In and To

In and To

I admit to being totally confused about the rules for In/To/From for Cities/ Regions/States/Countries/Continents. I am creating an Excel spreadsheet for myself to clarify the rules and I am going through the several Kwiziq lessons which explain the rules. I am confused because the lessons use In and To interchangeably. Are In and To always the same word in French for each combination of gender, first letter (vowel or consonant) and number (singular or plural)?
Asked 1 year ago
RonC1
Bonjour Paul, There are two separate lessons here: 1) to or from a city --> here is the lesson for this: Je viens de + [city] = I'm from + [city] 2) to or from a Region, State, Country or Continent --> here is the less for this: Venir de, d', du, des + country / state / region = To come/be from I too have issues with the various regions, states, etc. so it will be best to leave any other response to the Kwiziq team. Bonne chance.
I found the lessons on kwiziq regarding this topic quite exhaustive. Best to review and practice them. Don't overthink (always a bad idea with French in particular :) ). There is a peculiarity with some prepositions which I have resigned to just learning rather than trying to understand. "Je vais dans ma chambre" means "I am going to my room" and implies a direction. "Je vais dans la forêt", however, means I am going in the forest and does NOT imply a direction. If you wanted to say "I am going to the forest" you would use "Je vais à la forêt". To confuse matters even more, I believe that "Je marche dans ma chambre" would connote that you were walking around in your room (rather than going to your room). -- Chris (not a native speaker)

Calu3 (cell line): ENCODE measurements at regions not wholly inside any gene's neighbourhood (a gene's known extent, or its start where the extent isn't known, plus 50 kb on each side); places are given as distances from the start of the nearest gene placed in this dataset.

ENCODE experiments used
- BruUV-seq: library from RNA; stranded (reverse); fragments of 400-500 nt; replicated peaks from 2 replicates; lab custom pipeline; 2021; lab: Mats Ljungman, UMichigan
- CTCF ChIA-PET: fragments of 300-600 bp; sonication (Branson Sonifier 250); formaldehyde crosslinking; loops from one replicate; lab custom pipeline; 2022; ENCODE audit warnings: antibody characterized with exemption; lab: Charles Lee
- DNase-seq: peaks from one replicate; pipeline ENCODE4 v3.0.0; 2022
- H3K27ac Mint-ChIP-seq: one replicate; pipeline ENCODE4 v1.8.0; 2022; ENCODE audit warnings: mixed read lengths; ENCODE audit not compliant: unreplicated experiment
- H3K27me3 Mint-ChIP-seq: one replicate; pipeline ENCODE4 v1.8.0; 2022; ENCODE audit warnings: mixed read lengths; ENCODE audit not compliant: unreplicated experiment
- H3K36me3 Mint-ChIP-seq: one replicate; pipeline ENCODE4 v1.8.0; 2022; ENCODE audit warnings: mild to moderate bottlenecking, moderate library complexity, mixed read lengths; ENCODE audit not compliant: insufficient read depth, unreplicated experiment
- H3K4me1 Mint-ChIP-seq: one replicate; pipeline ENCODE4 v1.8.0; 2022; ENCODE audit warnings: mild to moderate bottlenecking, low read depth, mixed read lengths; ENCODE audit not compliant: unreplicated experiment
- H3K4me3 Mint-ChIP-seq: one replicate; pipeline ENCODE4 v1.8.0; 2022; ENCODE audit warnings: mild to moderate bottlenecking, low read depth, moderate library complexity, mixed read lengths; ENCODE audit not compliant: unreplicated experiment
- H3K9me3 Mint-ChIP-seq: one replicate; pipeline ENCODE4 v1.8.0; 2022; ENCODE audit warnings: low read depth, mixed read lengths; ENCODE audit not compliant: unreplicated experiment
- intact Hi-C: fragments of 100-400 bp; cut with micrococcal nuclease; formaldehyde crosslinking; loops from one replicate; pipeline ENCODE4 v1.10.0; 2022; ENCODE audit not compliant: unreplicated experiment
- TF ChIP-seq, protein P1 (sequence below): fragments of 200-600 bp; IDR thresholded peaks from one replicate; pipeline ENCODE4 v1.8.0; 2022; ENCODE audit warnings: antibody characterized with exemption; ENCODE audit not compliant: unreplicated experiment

RonC1
Bonjour à nouveau Chris, J'en ai profité bien de votre réponse, merci.

In and To

I admit to being totally confused about the rules for In/To/From for Cities/ Regions/States/Countries/Continents. I am creating an Excel spreadsheet for myself to clarify the rules and I am going through the several Kwiziq lessons which explain the rules. I am confused because the lessons use In and To interchangeably. Are In and To always the same word in French for each combination of gender, first letter (vowel or consonant) and number (singular or plural)?

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